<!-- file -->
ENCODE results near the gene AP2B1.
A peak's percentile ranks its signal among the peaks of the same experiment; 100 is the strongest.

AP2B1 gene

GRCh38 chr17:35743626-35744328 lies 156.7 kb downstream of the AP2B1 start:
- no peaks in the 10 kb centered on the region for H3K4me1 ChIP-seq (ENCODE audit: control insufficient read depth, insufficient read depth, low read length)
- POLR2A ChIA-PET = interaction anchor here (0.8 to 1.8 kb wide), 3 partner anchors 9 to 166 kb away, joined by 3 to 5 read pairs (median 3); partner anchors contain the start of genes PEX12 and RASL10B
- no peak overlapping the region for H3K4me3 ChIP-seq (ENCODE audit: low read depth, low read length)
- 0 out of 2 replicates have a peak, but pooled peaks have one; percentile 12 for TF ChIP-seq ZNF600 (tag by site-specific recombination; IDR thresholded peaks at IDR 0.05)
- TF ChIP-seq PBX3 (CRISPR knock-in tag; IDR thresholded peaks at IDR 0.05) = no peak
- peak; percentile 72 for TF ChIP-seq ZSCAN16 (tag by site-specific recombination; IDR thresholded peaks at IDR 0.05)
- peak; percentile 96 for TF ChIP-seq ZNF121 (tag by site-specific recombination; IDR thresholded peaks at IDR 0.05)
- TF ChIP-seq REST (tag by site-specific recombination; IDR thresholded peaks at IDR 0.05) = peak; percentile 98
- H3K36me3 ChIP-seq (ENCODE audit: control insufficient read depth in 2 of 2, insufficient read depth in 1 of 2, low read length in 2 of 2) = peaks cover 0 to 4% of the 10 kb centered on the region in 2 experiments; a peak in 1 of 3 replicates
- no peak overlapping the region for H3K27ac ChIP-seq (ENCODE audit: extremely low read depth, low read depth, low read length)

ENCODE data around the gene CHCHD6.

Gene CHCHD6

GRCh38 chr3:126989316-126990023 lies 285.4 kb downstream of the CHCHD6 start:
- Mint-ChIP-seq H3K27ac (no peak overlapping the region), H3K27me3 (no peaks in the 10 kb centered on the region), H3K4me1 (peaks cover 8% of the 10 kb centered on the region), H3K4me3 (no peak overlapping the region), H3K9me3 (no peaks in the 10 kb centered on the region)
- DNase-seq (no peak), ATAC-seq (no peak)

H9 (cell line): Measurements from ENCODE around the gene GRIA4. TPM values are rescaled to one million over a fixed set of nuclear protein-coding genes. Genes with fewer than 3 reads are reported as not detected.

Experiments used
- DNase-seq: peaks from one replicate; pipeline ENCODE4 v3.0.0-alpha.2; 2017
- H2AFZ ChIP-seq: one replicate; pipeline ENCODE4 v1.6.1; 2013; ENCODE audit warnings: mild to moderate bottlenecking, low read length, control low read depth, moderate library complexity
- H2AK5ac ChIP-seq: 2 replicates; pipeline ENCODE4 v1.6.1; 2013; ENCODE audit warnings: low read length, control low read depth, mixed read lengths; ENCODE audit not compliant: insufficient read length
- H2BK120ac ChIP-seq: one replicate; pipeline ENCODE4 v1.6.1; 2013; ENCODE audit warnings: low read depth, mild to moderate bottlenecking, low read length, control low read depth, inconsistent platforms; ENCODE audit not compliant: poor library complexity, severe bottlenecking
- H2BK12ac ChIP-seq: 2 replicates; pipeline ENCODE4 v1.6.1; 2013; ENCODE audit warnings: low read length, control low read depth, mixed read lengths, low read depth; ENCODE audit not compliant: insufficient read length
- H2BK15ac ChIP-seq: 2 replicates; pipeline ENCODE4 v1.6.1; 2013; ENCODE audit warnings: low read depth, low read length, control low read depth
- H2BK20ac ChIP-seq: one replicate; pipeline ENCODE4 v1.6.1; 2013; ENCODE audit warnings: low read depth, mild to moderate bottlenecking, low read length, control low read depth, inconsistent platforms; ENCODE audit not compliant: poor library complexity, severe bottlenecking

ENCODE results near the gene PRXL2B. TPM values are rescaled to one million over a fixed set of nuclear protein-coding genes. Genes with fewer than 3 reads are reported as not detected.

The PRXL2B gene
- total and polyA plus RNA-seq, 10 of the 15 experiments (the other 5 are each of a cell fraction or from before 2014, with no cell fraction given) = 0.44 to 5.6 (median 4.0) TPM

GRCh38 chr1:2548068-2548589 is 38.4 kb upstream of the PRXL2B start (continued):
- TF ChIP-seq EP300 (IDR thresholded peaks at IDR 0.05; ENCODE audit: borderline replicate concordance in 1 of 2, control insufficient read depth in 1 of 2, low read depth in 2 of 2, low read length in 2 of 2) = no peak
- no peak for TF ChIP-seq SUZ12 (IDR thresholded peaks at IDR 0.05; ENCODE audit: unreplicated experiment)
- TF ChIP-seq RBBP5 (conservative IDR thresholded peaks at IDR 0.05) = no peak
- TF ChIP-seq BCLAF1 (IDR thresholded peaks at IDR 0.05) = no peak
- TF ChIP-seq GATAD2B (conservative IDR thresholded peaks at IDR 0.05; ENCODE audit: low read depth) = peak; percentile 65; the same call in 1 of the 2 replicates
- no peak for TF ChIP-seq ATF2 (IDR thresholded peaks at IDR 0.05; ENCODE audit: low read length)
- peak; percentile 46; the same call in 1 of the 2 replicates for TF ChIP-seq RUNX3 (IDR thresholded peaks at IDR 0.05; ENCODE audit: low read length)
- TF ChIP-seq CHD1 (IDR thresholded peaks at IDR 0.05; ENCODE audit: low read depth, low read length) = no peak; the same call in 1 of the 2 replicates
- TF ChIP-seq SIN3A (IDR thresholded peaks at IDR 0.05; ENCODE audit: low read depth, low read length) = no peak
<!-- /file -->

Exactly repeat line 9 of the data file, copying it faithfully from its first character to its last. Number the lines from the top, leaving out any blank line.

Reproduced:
- TF ChIP-seq PBX3 (CRISPR knock-in tag; IDR thresholded peaks at IDR 0.05) = no peak